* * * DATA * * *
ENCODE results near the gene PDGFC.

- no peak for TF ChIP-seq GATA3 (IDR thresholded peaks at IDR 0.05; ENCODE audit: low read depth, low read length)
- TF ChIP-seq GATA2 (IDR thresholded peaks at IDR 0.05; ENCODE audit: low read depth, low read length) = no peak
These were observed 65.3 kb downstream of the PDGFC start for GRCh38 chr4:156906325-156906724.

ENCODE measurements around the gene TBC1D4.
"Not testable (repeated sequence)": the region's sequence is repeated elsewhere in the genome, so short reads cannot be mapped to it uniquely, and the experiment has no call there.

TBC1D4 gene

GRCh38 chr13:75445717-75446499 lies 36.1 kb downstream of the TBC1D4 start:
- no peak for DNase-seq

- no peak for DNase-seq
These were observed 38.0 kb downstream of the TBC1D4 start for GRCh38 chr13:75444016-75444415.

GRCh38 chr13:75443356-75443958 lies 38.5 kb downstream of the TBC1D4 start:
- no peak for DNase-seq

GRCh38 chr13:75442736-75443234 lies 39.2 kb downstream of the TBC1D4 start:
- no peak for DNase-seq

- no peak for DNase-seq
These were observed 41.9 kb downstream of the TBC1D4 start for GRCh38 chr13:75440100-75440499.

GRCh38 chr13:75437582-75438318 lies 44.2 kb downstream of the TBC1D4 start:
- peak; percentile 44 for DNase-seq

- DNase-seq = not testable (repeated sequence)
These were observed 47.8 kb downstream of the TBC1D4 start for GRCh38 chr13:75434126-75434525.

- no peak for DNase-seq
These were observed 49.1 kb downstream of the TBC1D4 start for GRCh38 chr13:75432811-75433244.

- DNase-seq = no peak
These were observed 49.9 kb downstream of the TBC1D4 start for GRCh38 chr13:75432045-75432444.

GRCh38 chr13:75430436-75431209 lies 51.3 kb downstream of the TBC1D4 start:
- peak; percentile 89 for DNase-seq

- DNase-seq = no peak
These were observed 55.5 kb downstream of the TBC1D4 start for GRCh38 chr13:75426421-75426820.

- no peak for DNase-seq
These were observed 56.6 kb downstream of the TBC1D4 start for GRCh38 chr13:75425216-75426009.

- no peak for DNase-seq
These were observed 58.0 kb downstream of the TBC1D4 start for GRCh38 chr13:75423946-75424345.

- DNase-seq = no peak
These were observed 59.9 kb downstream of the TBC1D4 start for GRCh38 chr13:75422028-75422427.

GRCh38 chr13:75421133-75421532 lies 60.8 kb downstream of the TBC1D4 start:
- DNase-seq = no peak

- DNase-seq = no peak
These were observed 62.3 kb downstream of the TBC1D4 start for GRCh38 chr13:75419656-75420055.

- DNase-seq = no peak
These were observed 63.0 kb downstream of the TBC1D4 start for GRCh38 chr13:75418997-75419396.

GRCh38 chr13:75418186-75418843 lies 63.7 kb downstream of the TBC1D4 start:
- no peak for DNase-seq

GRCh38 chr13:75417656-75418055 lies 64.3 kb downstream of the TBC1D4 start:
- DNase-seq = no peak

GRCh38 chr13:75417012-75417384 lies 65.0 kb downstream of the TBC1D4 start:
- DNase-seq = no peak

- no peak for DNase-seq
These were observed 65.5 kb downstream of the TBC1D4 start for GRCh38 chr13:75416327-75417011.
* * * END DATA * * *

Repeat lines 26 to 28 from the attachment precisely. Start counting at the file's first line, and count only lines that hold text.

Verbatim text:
GRCh38 chr13:75430436-75431209 lies 51.3 kb downstream of the TBC1D4 start:
- peak; percentile 89 for DNase-seq

- DNase-seq = no peak